Know Your Nodes (Part I)
*Write-up first shared in the Cubist Collective DAO on March 12, 2022. Learn more at https://cubistcollective.com/ *
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I’ll admit I’ve been a bit quiet lately. And that’s because I spent quite some time researching, learning, and comparing a few different RPC nodes in the Solana NFT space and writing up my insights to share with my feellow cubists!
With the recent slump in the NFT market, you might’ve noticed a growing buzz around these newer “node” projects that speak of botting, validators, and more. So, I decided to do a deep dive into this topic as a two part series. However, before I do any node comparisons, we need to first understand a few important parts of how Solana works…
Solana uses “RPC servers”, which are basically a gateway between the blockchain and things that end-users like us use on a daily basis (e.g. dApps, phantom wallet, etc.). Every Solana transaction uses RPCs. And yes, Solana can get congested, which is one reason why we ocassionally have those painfully slow transactions. Having your own private RPC server (i.e. a “node”) is basically like having your own personal highway when driving, so that you never get stuck in rush hour traffic.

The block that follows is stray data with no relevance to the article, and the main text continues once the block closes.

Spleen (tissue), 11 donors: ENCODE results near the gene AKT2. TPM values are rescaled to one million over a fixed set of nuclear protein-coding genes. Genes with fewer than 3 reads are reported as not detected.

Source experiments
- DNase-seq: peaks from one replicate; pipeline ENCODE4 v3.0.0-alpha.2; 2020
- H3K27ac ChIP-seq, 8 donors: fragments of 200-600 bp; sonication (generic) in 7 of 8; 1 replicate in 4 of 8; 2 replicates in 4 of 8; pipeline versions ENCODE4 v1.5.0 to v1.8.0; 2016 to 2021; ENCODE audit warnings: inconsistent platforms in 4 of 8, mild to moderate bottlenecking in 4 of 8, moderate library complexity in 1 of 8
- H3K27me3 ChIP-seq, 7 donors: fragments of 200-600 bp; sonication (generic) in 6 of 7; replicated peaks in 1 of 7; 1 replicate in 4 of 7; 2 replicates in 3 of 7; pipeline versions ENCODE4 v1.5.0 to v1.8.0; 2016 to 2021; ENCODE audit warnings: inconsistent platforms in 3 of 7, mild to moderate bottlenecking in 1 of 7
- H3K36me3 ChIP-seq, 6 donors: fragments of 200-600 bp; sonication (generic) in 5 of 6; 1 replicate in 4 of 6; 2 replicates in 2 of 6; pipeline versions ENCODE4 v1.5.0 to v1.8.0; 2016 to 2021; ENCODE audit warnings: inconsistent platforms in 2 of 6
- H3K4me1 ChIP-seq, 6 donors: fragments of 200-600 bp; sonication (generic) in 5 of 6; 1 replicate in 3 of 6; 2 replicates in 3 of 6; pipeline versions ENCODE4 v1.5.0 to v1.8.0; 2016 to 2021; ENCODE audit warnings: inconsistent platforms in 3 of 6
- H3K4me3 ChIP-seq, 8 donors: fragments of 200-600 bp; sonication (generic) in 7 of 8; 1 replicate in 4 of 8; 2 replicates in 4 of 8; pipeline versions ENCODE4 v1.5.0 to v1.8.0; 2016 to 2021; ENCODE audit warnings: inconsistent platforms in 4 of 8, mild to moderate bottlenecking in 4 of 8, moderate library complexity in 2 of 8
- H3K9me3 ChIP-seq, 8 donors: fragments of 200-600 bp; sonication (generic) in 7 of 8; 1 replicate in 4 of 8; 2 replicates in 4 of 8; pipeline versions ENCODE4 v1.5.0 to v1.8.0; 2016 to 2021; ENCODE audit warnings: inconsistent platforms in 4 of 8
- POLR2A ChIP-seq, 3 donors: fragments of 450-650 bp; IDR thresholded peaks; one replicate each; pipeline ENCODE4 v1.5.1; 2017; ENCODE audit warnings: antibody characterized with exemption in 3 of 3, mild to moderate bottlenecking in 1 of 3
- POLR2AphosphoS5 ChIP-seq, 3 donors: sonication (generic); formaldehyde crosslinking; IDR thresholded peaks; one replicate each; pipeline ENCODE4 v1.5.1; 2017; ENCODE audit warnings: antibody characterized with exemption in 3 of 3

But first, let’s be clear on 4 main factors that affect transaction speed:
1) Tools: This includes websites, dApps, browser extensions (like phantom) and so on. For the most part, the devs have control over this factor. Going with the car analogy, this is like a local side street that you use to get on the highway.
2) Your device: This is where you use the tools. It can be a phone, computer, or even a “virtual machine”. This is like the vehicle you drive (racecar, slow car, motorbike , unicorn, etc)
3) RPC server: This is the “highway” that finally lets you interact directly with the blockchain!
4) Overall Solana congestion: If millions of people and bots are spamming billions of transactions at the same time, your transactions could be slow or fail.
Okay, I get RPCs now but what about “validators”? How do they relate to RPCs?
Validators are basically the ones who do the actual recording of “blocks” onto the blockchain and generally keep the Solana network running. For a pizza delivery driver, the validator is like a security guard outside the apartment that acts as the final barrier before the pizza (i.e., a “block”) can make it to the customer.
In short, all validators have an RPC component but not all RPC nodes are part of a validator. Before a validator can write onto the blockchain, other validators must also agree and confirm. Performance rankings of the top Solana validators can be seen at https://stakeview.app/
But with Solana, there’s a little more nuance to how validators record the final transactions onto the blockchain…
You see, there’s something special called leader nodes in Solana. Leader nodes are RPCs from the validators in charge of writing the next block onto the Solana blockchain. Due to their track record of success (reflected by their total amount of staked SOL), they can be granted leader node slots. This means that all “non-leader” validators will ultimately pass through a leader node before making it on the blockchain.